Omenn Calls For Broad U.S. Effort To Improve The Climate For Innovation
Gilbert S. Omenn
AAAS has urged the White House and Congress to take strong steps to sustain
American innovation by investing in high-risk, breakthrough research and by
improving science education at all levels.
In a 9 December letter to President George W. Bush, AAAS President Gilbert S.
Omenn noted that, while corporate research has increased during the past few
decades, "fewer and fewer firms are able or willing to justify broad basic
research on which they readily admit that they depend. We do not want to put our
country and our knowledge-based, technology-driven economy in the position of
Speaking for the AAAS Board of Directors, Omenn said there is a broad consensus
among business, academic and labor leaders on the need to strengthen U.S.
research "and ensure that Americans have the education and training needed to
compete in an economy where success is tightly tied to an ability to learn,
invent, and adapt to new ideas."
Omenn said the AAAS board is "deeply concerned by the country's chronic
inability to attract enough students into fields of science, technology,
engineering and mathematics."
There have been several recent calls for more attention to the innovation issue,
including the National Summit on Competitiveness, hosted earlier this month by
the Department of Commerce in conjunction with other Cabinet-level departments
and business organizations.
Omenn cited the summit as well as reports issued by the Council on
Competitiveness and the National Academy of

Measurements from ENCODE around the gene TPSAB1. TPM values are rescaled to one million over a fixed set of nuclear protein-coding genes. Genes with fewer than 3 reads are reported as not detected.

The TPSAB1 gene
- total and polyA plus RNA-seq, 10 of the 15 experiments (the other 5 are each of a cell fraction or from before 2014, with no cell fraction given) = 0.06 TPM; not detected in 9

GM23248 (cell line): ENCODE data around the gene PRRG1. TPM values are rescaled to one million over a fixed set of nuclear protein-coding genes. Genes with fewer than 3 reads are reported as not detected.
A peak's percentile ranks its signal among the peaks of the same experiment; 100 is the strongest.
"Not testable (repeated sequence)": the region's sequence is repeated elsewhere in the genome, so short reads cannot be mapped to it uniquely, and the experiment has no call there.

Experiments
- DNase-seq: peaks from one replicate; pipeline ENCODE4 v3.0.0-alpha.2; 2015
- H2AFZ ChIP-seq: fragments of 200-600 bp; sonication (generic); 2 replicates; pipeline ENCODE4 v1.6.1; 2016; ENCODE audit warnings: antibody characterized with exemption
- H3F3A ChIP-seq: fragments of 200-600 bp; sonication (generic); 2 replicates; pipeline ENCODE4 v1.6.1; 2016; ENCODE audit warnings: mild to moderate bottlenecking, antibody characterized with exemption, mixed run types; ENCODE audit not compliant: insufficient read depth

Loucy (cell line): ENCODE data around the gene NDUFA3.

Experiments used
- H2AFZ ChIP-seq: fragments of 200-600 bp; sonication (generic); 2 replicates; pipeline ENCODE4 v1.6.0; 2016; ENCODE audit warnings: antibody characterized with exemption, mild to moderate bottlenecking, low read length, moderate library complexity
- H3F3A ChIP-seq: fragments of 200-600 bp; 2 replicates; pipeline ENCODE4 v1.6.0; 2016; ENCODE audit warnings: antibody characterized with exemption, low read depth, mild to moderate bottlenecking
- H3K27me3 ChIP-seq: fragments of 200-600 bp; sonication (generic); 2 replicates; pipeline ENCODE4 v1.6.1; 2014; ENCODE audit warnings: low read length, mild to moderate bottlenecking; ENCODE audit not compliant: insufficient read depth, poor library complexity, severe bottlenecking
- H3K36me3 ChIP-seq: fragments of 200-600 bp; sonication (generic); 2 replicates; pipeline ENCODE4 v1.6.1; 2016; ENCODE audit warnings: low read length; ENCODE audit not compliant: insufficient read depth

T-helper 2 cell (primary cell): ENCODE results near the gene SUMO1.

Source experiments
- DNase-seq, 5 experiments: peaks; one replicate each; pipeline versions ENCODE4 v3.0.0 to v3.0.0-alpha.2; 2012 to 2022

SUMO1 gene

Sciences, the National Academy of Engineering and the Institute of Medicine. The
"Rising Above the Gathering Storm,"
was released this fall; it had been requested by Sens. Lamar Alexander (R-Tenn.)
and Jeff Bingaman (D-N.M.) of the Senate Committee on Energy and Natural
Resources. The report outlined four sets of actions that AAAS endorses:
- Enhance budgets for fundamental research;
- Invest in a far better-prepared, better-educated domestic workforce;
- Improve accessibility and receptivity to international students, scientists
and engineers; and
- Create and expand incentives for innovation.
There is bipartisan support on Capitol Hill for such measures.
"We are still in a position of global leadership," Omenn said in his letter to
President Bush. "The challenge is to take action now throughout the
Administration, in the Congress, and, if appropriate, in your upcoming State of
the Union address to advance the innovation agenda."
Read the text of the letter here.
[Postscript: After this letter was written, President Bush met with
Sens. Jeff Bingaman (D-N.M.), Lamar Alexander (R-Tenn.) and Pete V.
Domenici (R-N.M.). Omenn has since written a second letter to the
president, thanking him for meeting with the congressional leaders
to discuss the importance of innovation and research. See the full